The National Park Service has installed powerful crime surveillance cameras at the top of the Washington Monument. The cameras take up four of the eight windows previously available to visitors to peer down at The Mall.
The Washington Post reports that the cameras are hidden in small plywood closets. The cameras have attracted the attention of Rep. Nick J. Rahall II, (W.Va.), ranking Democrat on the House Resources Committee. Rahall has asked the park service whether the cameras aren’t “crosswise with the purpose of the recent $10.5 million restoration . . . which was . . . to enhance visitor appreciation and enjoyment.”
U.S. Park Police Chief Teresa Chambers told the Post that the cameras can see a long way, but they are “looking at bridges and those types of things,” and there is a “very strict policy in place with checks and balances. Operators know that this isn’t a toy, and the only time the operator can zoom is when he or she has an articulable suspicion that the person is committing a criminal act.”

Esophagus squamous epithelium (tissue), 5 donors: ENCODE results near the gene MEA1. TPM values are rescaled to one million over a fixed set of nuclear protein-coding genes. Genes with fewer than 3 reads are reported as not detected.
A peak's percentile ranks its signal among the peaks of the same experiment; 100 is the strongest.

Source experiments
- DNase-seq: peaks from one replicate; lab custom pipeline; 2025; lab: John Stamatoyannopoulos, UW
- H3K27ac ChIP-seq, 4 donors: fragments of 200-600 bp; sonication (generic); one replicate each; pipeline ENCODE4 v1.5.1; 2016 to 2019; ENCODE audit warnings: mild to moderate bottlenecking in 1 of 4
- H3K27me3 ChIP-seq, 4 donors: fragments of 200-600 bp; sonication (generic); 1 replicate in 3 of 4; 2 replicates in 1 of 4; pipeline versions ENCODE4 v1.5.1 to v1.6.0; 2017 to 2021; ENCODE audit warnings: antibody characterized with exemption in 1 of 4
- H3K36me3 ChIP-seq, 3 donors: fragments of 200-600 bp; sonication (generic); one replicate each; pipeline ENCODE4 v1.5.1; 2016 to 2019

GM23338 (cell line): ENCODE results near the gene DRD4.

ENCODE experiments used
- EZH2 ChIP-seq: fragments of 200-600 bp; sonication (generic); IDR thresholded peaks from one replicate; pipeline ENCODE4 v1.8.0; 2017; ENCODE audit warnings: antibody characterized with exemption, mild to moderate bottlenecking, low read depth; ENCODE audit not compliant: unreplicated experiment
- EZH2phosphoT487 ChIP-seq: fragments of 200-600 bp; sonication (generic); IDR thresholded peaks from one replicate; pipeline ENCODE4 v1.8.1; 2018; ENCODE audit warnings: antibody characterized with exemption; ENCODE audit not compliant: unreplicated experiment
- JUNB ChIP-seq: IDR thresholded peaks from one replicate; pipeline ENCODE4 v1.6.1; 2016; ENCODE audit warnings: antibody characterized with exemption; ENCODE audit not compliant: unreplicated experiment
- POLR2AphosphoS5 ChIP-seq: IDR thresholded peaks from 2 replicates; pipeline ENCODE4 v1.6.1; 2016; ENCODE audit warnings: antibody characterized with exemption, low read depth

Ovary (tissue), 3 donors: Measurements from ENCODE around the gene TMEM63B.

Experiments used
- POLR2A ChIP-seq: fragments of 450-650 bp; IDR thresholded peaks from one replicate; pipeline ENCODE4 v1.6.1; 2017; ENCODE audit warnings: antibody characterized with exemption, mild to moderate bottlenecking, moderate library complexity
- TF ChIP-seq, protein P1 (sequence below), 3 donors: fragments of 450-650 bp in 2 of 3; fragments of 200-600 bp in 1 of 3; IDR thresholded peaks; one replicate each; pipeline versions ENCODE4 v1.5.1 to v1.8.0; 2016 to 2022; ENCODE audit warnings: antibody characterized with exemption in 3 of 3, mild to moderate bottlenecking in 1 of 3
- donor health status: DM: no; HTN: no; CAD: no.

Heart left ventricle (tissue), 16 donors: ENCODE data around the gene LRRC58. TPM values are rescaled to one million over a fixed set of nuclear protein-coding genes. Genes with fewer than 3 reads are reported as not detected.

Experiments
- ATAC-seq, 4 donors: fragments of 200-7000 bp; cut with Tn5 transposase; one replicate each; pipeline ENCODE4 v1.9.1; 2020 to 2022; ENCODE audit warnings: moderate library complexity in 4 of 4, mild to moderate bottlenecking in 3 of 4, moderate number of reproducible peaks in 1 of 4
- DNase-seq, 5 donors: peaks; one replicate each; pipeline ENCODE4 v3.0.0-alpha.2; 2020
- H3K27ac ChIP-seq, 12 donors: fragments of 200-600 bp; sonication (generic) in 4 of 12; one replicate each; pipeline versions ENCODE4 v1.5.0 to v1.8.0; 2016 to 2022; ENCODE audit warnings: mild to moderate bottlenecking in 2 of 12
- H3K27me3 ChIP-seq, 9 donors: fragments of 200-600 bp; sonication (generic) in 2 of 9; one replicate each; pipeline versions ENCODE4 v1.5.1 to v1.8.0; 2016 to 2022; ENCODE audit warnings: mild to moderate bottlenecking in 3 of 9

If the operators see people passing a suspicious object that could be a weapon, she said, or “suspicious persons attempting to get into cars,” officers would be alerted. The only places where they look, she said, are those “where people do not have a reasonable expectation of privacy.”